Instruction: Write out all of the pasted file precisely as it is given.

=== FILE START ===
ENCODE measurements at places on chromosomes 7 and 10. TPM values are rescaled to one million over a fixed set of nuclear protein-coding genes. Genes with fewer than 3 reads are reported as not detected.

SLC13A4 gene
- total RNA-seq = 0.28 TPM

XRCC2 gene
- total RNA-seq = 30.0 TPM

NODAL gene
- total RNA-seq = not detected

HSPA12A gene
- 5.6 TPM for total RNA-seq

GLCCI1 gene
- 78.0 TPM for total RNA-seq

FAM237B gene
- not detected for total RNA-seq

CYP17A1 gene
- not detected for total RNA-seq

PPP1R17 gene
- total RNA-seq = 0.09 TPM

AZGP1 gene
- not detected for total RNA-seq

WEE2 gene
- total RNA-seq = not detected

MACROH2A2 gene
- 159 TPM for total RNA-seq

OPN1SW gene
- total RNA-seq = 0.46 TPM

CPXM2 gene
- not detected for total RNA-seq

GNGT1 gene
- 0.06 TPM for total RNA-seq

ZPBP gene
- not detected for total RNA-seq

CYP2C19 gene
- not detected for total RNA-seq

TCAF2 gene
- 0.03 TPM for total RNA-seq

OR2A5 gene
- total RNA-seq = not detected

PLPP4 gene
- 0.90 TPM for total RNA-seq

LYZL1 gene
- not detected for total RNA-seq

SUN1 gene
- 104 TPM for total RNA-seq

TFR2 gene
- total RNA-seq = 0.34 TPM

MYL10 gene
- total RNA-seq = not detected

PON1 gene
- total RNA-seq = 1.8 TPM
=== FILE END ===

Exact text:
ENCODE measurements at places on chromosomes 7 and 10. TPM values are rescaled to one million over a fixed set of nuclear protein-coding genes. Genes with fewer than 3 reads are reported as not detected.

SLC13A4 gene
- total RNA-seq = 0.28 TPM

XRCC2 gene
- total RNA-seq = 30.0 TPM

NODAL gene
- total RNA-seq = not detected

HSPA12A gene
- 5.6 TPM for total RNA-seq

GLCCI1 gene
- 78.0 TPM for total RNA-seq

FAM237B gene
- not detected for total RNA-seq

CYP17A1 gene
- not detected for total RNA-seq

PPP1R17 gene
- total RNA-seq = 0.09 TPM

AZGP1 gene
- not detected for total RNA-seq

WEE2 gene
- total RNA-seq = not detected

MACROH2A2 gene
- 159 TPM for total RNA-seq

OPN1SW gene
- total RNA-seq = 0.46 TPM

CPXM2 gene
- not detected for total RNA-seq

GNGT1 gene
- 0.06 TPM for total RNA-seq

ZPBP gene
- not detected for total RNA-seq

CYP2C19 gene
- not detected for total RNA-seq

TCAF2 gene
- 0.03 TPM for total RNA-seq

OR2A5 gene
- total RNA-seq = not detected

PLPP4 gene
- 0.90 TPM for total RNA-seq

LYZL1 gene
- not detected for total RNA-seq

SUN1 gene
- 104 TPM for total RNA-seq

TFR2 gene
- total RNA-seq = 0.34 TPM

MYL10 gene
- total RNA-seq = not detected

PON1 gene
- total RNA-seq = 1.8 TPM